Man of Bizantium

01 May 2014

On the 28th of November 1978, Carlo Scarpa died in Sendai in the north of Japan, following an accidental fall from a staircase.

“If there was an elegant way to die, it was his: he died in Japan, in the land he had loved most, after Veneto where he first saw the light. He was wrapped in a great kimono, an honour the people of that far-off land reserve for their greatest sons and laid in a wooden box, a bed, a cradle, as the poet Ungaretti called it – not a coffin – sealed with flowing white ribbons. For five years there was only earth over his body…”

The real purpose of Carlo Scarpa’s last journey to Japan, and why was he was so far from traditional places of interest, remains a mystery. But it’s possible he was following the itinerary of a journey undertaken in the 16th century by the great Japanese Haiku poet Basho. Haiku is a cursory, allusive poetry linked to Taoist symbolism and Zen-Buddhist paradox. Haiku is contemplative and fragmentary. Haiku’s small details are, like William Blake’s grains of sand, eternities. Basho’s journey to Hiraizumi was, as he put it, the Narrow road to the deep north – a vision of both eternity and finality that is a leitmotif in Scarpa’s work.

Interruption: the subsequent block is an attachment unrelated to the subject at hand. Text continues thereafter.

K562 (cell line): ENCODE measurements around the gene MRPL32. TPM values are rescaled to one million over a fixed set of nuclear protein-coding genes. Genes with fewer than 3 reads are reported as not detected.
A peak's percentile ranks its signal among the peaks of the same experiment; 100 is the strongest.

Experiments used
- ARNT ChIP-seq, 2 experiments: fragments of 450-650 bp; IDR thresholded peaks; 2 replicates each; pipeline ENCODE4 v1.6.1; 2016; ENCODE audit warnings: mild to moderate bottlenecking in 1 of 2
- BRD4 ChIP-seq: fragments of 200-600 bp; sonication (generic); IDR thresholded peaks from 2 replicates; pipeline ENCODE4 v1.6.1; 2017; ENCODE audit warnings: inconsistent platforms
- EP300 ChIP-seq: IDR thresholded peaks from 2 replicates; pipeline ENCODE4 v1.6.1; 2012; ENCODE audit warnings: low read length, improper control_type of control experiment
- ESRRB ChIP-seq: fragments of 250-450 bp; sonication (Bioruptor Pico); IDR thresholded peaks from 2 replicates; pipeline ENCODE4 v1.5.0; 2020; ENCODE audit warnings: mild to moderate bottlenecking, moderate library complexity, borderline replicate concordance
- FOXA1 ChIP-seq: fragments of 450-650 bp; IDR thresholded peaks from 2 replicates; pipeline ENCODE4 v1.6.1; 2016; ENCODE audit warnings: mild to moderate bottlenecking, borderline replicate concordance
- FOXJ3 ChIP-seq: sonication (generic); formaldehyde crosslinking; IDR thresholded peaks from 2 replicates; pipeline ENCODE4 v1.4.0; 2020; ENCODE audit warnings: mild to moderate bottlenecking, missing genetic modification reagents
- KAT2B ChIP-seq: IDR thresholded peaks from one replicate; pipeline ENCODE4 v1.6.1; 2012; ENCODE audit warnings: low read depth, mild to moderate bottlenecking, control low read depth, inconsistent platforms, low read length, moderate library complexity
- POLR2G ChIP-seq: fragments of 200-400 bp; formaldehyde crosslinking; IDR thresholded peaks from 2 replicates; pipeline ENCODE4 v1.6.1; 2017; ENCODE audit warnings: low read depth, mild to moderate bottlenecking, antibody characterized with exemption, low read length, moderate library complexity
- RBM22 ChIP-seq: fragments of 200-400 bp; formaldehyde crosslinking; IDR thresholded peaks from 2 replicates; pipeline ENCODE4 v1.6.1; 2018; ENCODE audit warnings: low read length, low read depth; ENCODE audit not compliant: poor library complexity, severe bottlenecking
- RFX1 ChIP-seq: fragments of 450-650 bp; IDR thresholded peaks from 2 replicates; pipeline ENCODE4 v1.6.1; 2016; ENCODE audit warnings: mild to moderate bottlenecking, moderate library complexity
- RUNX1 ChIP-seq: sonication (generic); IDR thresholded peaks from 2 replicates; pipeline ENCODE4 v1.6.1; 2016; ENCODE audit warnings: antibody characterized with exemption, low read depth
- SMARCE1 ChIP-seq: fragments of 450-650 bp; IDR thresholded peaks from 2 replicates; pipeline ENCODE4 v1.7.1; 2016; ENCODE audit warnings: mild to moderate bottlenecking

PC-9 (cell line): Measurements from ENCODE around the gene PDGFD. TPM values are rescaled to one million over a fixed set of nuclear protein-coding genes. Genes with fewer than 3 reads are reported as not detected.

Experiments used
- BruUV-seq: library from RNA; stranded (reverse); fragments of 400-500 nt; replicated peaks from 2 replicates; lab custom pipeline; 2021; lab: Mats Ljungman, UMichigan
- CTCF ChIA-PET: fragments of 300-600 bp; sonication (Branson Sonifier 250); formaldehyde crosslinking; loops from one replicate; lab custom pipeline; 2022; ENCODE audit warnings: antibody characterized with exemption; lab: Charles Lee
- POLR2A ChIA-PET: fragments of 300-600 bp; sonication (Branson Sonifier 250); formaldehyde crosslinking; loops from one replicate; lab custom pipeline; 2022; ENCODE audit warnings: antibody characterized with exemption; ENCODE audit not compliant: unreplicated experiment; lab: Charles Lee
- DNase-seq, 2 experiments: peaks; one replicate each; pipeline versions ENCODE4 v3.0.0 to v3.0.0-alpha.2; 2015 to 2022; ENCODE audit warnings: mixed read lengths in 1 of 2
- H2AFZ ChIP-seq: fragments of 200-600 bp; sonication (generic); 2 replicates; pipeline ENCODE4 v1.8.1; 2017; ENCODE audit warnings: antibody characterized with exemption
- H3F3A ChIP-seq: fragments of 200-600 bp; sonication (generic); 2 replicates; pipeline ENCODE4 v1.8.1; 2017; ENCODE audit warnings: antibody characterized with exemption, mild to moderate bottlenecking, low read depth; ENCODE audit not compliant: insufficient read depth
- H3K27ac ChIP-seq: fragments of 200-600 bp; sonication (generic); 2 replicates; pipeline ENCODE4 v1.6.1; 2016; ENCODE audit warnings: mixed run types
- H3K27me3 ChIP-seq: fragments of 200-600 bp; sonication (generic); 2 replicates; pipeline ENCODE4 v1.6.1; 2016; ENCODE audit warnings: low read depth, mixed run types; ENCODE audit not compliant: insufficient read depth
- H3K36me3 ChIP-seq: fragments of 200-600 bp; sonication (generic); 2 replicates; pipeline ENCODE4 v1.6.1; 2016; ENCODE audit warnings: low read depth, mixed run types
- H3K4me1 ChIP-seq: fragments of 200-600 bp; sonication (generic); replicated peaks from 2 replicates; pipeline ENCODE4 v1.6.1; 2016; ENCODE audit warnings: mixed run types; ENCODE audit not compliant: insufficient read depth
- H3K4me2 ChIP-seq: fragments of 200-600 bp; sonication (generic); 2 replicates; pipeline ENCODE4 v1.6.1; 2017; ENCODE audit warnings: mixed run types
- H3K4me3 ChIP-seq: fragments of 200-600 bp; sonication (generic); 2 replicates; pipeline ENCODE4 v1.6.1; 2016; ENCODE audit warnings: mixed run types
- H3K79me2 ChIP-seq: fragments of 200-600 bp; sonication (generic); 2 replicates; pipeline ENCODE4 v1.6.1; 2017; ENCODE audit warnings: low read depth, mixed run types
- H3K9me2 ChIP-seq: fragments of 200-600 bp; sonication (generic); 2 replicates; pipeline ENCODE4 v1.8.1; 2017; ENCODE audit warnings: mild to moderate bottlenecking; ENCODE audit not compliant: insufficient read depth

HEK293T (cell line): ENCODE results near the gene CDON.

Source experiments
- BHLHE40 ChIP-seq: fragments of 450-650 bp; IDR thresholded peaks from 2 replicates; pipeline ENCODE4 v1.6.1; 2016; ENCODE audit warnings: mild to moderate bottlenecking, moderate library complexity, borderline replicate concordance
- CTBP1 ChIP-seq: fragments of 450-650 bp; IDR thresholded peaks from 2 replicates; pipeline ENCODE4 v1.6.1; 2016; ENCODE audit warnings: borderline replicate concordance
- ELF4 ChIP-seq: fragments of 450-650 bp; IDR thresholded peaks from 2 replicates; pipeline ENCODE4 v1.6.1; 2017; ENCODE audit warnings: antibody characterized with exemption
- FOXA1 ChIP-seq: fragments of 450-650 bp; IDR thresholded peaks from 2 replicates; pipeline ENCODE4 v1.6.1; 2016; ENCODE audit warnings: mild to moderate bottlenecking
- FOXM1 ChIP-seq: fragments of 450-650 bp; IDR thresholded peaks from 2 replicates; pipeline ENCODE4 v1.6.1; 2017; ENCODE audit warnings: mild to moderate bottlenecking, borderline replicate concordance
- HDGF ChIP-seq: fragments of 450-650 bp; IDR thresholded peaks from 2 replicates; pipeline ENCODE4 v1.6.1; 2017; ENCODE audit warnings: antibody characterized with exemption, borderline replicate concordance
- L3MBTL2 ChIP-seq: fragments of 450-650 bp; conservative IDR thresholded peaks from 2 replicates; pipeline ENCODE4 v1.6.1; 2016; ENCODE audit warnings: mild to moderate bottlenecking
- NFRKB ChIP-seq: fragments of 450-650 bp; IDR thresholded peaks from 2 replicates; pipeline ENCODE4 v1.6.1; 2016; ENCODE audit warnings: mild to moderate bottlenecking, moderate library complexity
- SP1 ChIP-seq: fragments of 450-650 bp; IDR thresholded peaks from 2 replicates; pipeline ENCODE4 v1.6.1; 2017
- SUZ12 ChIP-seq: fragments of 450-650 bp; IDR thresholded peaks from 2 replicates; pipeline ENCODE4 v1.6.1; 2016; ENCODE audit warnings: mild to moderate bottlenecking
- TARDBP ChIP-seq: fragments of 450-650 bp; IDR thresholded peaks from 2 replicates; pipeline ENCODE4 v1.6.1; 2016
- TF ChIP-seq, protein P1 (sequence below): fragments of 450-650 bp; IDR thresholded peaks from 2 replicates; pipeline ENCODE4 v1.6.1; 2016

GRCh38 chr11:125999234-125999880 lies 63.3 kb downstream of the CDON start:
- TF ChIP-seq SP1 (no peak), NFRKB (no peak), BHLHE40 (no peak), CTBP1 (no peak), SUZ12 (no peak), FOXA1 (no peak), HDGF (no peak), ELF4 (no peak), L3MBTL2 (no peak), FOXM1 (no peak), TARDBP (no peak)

Since his death, a great deal has been written on Carlo Scarpa by acclaimed architects and critics such as Richard Murphy, Francesco Dal Co, Marco Frascari and Kenneth Frampton, yet each has failed to highlight the importance of Japanese culture in Scarpa’s work. It is somewhat remarkable now that during the 1980’s very few architects had ever heard of Carlo Scarpa. How apt that, with the notion of absence as a recurring theme in his work, that Scarpa should be finally acknowledged as one of the Masters of contemporary architecture only when he himself is absent.

Scarpa’s work is complex and difficult to interpret. The puzzle lies within the process of creativity in Scarpa, the questions of what is influencing what? We are compelled to seek precedents, to establish convergences and affinities. This paper focuses on references to traditional Japanese architecture – and in particular the Sukiya style – in the light of the philosophical concepts of Wabi-Sabi.